Case Law: Lloyd v Google LLC, Landmark judgment in representative data protection action – Aidan Wills

9 10 2019

The Court of Appeal has handed down judgment in Lloyd v Google LLC [2019] EWCA Civ 1599, a decision with significant implications for data protection law and practice. Brought on behalf of an estimated 4.4 million iPhone users, this representative claim concerns Google’s gathering and exploitation of browser generated information (“BGI”) on Apple’s Safari browser. Read the rest of this entry »





ECJ confirms territorial limitations of ‘the right to be forgotten’ – Iain Wilson and Elisabeth Mason

3 10 2019

On 24 September 2019, whilst the country was focused on the United Kingdom Supreme Court as it ruled that the prorogation of the UK parliament was unlawful, the Court of Justice of the European Union (CJEU or ECJ), handed down judgment in Google LLC, successor in law to Google Inc. v Commission nationale de l’informatique et des libertés (CNIL), C‑507/17, effectively a sequel to the landmark data protection ‘Google Spain’ decision in May 2014. Read the rest of this entry »





Duchess of Sussex sues Mail on Sunday in privacy, copyright and data protection over leaked letter

2 10 2019

It has been announced that the Duchess of Sussex, Meaghan Markle, is suing the Mail on Sunday for misuse of private information, infringement of copyright and breach of the Data Protection Act 2018.  The claim arises out of the publication by the newspaper in February 2019 of extensive extracts from a private letter written by the Duchess to her estranged father. Read the rest of this entry »





The Right To Be Forgotten back in the CJEU: Court Judgments on the territorial scope of de-referencing; and sensitive personal data – Ian Helme

27 09 2019

Following on from the Advocate General Opinions published on 10 January (which I wrote about here), yesterday the Court of Justice released its decisions in two cases concerning internet search engines and the right to be forgotten. Read the rest of this entry »





United States: The legal basis of $170m fine on Google for YouTube’s infringement of children’s privacy – Eoin O’Dell

19 09 2019

The media was recently full of stories that Google had been “Fined $170 Million for Violating Children’s Privacy on YouTube” (that’s a headline from the New York Times; see also, for example, NPR | BBC | RTÉ | Silicon Republic). In this post, I want to sketch the legal background to, and consequences of, this fine; and, at the end, I will say a few words about the equivalent position in Europe. Read the rest of this entry »





Voice command data and privacy protection, Part II: Apple’s Siri – Suneet Sharma

13 09 2019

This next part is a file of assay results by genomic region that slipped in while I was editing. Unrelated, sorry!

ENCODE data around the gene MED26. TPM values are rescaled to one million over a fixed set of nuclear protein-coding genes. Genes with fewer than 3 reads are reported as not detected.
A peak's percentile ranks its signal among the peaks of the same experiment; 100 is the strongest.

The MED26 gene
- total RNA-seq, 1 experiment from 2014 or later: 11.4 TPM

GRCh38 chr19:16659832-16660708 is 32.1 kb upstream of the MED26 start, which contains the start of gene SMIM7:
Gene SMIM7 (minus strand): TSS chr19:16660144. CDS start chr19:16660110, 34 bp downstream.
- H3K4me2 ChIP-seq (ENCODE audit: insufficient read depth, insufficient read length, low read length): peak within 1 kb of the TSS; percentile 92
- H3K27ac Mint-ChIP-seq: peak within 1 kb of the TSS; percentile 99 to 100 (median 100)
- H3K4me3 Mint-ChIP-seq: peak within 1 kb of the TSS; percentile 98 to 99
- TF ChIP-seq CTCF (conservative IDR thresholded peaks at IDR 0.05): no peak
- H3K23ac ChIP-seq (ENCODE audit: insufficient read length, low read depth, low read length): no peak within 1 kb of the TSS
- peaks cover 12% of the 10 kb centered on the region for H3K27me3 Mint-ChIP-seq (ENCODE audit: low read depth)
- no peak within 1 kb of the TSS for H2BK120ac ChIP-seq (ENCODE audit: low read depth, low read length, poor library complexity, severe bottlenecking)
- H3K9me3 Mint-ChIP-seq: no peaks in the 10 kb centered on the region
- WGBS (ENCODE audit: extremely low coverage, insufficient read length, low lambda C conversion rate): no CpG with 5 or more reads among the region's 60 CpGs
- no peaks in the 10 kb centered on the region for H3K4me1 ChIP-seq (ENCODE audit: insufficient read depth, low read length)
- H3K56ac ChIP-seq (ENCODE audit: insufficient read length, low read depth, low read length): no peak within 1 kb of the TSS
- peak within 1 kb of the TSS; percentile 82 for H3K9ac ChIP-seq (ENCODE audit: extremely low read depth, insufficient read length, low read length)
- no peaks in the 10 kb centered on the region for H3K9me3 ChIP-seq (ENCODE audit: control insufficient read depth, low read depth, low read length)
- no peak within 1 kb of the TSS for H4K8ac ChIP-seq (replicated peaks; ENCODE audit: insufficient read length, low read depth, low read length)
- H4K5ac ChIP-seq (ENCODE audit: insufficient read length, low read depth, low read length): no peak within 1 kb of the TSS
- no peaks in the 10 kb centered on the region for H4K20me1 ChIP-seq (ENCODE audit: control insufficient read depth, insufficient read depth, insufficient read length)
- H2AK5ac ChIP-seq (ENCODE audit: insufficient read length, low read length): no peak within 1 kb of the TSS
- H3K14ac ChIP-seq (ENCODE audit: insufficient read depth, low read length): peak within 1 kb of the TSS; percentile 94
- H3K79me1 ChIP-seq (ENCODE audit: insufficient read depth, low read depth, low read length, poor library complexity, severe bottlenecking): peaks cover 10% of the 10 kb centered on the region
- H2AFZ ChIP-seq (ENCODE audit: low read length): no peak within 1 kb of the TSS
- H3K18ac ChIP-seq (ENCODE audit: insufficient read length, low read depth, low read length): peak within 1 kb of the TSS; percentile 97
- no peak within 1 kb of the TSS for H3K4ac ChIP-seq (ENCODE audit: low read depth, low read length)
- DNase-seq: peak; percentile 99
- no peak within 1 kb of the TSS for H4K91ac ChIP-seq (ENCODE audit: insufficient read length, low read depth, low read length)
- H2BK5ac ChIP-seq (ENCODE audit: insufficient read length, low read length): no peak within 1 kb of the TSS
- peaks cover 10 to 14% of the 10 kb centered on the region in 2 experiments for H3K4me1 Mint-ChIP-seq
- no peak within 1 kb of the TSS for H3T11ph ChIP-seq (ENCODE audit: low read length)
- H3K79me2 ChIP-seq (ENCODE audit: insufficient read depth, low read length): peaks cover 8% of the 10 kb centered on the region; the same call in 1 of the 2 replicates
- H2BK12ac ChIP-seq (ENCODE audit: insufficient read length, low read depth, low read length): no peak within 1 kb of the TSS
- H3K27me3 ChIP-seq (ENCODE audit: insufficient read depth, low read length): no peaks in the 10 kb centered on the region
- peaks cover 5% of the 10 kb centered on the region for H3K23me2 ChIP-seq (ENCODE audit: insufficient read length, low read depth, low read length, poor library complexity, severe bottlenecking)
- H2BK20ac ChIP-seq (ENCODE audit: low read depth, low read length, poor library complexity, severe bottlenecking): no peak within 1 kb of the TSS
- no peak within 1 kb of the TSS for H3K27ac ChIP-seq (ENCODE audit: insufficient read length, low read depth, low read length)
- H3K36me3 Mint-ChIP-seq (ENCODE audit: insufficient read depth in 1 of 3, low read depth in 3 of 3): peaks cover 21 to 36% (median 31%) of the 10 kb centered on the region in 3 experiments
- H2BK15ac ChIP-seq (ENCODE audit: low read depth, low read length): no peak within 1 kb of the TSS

Apple recently released a statement on its development of automated assistant Siri’s privacy protections. The result is a move towards doing everything right in safeguarding consumer privacy. When compared to Amazon’s protections for its Alexa service market shifts and best practice become clear, making for better adherence to the seven data protection principles underpinning the GDPR. Read the rest of this entry »





Round up of the Media Law Cases in the 2018-2019 legal year: Six libel and privacy trials – Nataly Tedone

11 09 2019

The legal year in England and Wales ended on 31 July 2019.  The High Court, the Court of Appeal and the Supreme Court are now on vacation until Michaelmas Term begins on 1 October 2019. Our Table of Media Law cases records 57 judgments in media law cases this legal year. Read the rest of this entry »





Case Law: R (Bridges) v Chief Constable of South Wales Police: The use of facial recognition software by the police is lawful –  Suneet Sharma

6 09 2019

On 4 September 2019 the Administrative Court (Haddon-Cave LJ and Swift J) handed down judgment in the case of R (Bridges) v Chief Constable of the South Wales Police [2019] EWHC 2341 (Admin).  The Court held that it was lawful for the police to use automated facial recognition software (“AFR”). Read the rest of this entry »





Learning from the British Airways and Marriott International fines: What does the GDPR standard of “Appropriate Technical and Organisational Measures” actually mean? Part 2 – Ashley Hurst and Nina Lazic

30 08 2019

The first part of this article detailed the baseline technical measures that companies should be taking in order to remain GDPR compliant. Alongside these technical measures, it is equally important to ensure that robust organisational measures are in place. Read the rest of this entry »





Learning from the British Airways and Marriott International fines: What does the GDPR standard of “Appropriate Technical and Organisational Measures” actually mean? Part 1 – Ashley Hurst and Nina Lazic

29 08 2019

In July 2019, the sea-change in data protection enforcement became abundantly clear when, in the space of two days, the Information Commissioner’s Office (ICO) announced its intention to fine British Airways £183.39 million and Marriott International £99.3 million in relation to their high profile data breaches. Read the rest of this entry »